Oil prices fell for the fourth day in a row – its longest losing streak since March – as a strong dollar and dismal US economic data following weak China data (combined with the ongoing spread of Delta around the world) prompted growth scares everywhere.
“Poor data coming out of China is ground zero for reignited global concern surrounding Covid-19,” says Phil Flynn, senior market analyst at Price Futures Group.
“Although indicators in the U.S. shows a better situation than China, as the second largest economy, what happens in the region has huge market impact.”
Additionally, U.S. gasoline demand falls for third-straight week, dropping less than 1% to 9.423m b/d in the week ended Aug. 13, Descartes Labs says in survey based on movements of cellular devices.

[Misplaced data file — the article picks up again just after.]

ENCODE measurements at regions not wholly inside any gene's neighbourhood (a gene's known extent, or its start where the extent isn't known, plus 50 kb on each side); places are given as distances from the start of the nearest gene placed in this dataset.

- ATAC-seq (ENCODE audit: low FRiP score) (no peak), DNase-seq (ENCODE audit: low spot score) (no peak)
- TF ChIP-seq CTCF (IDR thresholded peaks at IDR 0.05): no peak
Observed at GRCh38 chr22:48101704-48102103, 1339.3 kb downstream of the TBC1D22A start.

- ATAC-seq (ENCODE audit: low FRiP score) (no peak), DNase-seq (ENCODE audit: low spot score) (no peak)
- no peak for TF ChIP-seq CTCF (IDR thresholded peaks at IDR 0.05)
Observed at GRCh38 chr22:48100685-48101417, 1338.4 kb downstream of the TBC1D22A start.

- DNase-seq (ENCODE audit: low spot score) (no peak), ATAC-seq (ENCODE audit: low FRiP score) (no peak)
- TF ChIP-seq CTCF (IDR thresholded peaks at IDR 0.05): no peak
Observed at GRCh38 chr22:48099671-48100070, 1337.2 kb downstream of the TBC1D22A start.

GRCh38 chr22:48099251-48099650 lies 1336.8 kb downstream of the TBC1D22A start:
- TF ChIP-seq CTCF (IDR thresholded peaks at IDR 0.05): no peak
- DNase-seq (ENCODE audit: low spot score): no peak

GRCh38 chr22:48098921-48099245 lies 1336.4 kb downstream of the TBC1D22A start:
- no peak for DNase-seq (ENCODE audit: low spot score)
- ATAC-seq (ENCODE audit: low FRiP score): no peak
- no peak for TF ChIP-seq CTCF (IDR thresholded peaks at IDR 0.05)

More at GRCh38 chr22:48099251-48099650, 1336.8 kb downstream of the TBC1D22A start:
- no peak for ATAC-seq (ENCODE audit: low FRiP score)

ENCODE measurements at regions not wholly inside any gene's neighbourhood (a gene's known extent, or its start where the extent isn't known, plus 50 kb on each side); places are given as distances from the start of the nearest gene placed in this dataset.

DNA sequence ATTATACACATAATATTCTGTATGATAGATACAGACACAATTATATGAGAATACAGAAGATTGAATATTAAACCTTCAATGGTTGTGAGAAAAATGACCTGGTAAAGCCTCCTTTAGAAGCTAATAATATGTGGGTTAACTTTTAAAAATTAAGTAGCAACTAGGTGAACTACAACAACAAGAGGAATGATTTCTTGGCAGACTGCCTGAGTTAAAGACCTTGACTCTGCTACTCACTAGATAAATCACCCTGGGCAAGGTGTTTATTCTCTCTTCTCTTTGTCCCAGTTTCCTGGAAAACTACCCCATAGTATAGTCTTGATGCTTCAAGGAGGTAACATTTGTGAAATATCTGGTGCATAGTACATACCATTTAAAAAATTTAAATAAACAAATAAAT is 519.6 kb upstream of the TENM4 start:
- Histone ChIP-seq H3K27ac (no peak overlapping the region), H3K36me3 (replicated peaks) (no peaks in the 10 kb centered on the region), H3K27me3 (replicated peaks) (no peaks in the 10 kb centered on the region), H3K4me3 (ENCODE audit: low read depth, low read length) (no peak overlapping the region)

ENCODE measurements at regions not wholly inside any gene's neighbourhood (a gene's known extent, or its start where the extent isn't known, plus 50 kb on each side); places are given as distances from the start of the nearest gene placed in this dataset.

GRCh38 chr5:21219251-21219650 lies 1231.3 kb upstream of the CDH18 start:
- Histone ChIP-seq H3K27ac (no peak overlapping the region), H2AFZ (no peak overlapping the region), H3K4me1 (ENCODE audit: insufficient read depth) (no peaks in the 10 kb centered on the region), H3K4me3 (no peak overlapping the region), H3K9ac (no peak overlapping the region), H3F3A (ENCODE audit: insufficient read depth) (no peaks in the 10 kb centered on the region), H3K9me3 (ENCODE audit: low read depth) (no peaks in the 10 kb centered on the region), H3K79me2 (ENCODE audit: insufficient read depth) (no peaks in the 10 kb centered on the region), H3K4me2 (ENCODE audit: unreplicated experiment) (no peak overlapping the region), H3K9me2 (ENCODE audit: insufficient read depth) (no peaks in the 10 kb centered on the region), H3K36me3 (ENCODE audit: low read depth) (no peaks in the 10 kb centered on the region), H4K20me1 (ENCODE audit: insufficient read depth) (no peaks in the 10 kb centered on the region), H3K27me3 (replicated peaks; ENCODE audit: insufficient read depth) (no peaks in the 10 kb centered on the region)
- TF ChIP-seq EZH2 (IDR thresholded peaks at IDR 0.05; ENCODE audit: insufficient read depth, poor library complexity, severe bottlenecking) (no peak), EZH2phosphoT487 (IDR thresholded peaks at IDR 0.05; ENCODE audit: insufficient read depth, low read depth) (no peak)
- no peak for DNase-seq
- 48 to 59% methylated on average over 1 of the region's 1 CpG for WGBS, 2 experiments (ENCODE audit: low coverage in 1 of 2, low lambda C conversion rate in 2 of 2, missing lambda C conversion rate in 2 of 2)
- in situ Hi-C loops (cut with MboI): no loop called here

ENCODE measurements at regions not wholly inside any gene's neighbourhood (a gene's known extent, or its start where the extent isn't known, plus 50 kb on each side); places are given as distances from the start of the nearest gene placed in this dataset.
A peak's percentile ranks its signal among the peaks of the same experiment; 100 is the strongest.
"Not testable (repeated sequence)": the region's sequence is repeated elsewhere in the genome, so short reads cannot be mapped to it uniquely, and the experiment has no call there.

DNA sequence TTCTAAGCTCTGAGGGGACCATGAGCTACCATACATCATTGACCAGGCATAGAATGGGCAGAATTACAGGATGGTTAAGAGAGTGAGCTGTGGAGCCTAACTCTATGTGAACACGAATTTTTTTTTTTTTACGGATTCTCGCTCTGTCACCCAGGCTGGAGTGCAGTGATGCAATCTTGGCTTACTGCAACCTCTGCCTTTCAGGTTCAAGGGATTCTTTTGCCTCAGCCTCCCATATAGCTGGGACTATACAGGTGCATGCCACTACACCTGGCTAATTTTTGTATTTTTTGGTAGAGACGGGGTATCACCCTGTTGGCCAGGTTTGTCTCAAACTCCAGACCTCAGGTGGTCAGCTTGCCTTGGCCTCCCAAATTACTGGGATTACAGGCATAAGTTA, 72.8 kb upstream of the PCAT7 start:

Algos will be desperately hoping for a bullish surprise from tonight’s inventory data.
After the prior week’s disappointingly small crude draw, analysts expected a sizable drop in inventories but they were disappointed once again when API reported a mere 1.163mm draw (vs 3.1mm exp)…
WTI hovered around $66.75 ahead of the API print and extended losses after…
Despite the fact that OPEC has kept its demand forecast for 2021 unchanged from the previous month at 96.6 million bpd, it has slashed its demand forecast by 1.1 million bpd for 2022 to stand at 99.9 million bpd, up by 3.3 million bpd y/y. The IEA report, on the other hand, is sending a warning signal that growth in demand may slow in the remaining period of 2021 and OPEC+ needs to take a more cautious path towards its policy in 2021.
The next OPEC+ meeting is scheduled to take place next month and the key question here is whether the alliance will consider recent calls from the White House to bring back supply sooner than the group had originally agreed on. Under the current plan, the group will end its supply cuts by September 2022. According to S&P Platts, the production of OPEC+ rose by 750,000 bpd m/m standing at 40.21 million bpd, with 510,000 bpd produced by Saudi Arabia.